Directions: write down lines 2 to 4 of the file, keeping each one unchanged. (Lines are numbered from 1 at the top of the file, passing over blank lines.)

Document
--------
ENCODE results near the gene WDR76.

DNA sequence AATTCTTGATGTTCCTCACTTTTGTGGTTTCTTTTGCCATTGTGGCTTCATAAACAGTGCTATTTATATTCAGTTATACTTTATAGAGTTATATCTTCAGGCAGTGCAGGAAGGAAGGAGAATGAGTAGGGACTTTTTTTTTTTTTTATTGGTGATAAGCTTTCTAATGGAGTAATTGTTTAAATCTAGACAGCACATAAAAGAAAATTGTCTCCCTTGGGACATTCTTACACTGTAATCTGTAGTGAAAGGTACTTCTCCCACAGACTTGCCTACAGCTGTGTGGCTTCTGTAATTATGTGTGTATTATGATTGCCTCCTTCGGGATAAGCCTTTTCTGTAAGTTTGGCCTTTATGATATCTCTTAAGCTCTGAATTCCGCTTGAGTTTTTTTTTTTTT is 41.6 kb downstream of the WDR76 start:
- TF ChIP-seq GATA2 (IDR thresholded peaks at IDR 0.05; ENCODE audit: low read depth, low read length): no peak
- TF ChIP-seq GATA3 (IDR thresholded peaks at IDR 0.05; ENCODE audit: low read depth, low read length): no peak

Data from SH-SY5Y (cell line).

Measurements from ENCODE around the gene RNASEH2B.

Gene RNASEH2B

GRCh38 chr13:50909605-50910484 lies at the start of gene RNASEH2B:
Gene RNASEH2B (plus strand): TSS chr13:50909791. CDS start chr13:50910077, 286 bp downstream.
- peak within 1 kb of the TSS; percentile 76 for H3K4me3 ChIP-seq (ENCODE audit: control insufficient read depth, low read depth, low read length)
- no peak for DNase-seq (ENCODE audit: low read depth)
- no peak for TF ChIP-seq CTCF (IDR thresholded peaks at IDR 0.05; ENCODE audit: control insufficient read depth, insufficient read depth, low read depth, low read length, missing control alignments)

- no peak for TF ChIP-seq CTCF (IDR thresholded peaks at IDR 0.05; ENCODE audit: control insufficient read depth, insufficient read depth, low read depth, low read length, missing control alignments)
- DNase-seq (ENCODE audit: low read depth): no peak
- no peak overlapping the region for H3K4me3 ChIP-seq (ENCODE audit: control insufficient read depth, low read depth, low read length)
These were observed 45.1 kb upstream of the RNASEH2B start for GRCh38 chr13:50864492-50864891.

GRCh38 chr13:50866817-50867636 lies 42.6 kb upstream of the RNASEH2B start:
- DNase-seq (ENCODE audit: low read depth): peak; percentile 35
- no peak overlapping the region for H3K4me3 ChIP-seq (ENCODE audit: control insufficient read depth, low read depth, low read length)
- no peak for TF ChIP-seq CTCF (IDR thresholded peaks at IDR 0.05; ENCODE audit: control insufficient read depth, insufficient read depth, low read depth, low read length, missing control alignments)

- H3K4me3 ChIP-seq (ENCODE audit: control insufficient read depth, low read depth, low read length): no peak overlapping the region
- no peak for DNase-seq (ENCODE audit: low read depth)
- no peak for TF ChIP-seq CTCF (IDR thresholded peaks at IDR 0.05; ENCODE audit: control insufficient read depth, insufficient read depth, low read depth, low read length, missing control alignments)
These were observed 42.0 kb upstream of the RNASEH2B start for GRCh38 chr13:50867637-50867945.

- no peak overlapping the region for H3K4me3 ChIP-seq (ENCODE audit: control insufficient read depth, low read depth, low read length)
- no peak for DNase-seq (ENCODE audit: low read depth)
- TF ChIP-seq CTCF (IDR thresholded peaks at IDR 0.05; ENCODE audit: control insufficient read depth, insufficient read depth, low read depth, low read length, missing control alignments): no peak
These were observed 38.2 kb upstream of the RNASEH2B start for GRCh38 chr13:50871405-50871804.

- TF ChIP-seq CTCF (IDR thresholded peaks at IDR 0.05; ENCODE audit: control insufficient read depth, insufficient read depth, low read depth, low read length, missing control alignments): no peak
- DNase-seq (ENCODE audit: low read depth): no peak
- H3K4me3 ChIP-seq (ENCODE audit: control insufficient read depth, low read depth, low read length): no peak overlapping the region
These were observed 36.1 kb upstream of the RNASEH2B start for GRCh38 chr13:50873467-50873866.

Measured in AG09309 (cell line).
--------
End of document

DNA sequence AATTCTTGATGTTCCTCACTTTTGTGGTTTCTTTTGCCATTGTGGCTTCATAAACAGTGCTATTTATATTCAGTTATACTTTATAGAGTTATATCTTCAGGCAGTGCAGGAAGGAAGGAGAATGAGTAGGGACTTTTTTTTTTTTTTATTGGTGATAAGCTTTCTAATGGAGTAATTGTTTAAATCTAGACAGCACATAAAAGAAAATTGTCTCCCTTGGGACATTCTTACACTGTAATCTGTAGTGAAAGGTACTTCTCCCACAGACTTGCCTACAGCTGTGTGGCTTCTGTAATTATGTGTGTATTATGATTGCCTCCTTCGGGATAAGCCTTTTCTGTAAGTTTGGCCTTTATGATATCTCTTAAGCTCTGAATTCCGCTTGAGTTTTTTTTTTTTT is 41.6 kb downstream of the WDR76 start:
- TF ChIP-seq GATA2 (IDR thresholded peaks at IDR 0.05; ENCODE audit: low read depth, low read length): no peak
- TF ChIP-seq GATA3 (IDR thresholded peaks at IDR 0.05; ENCODE audit: low read depth, low read length): no peak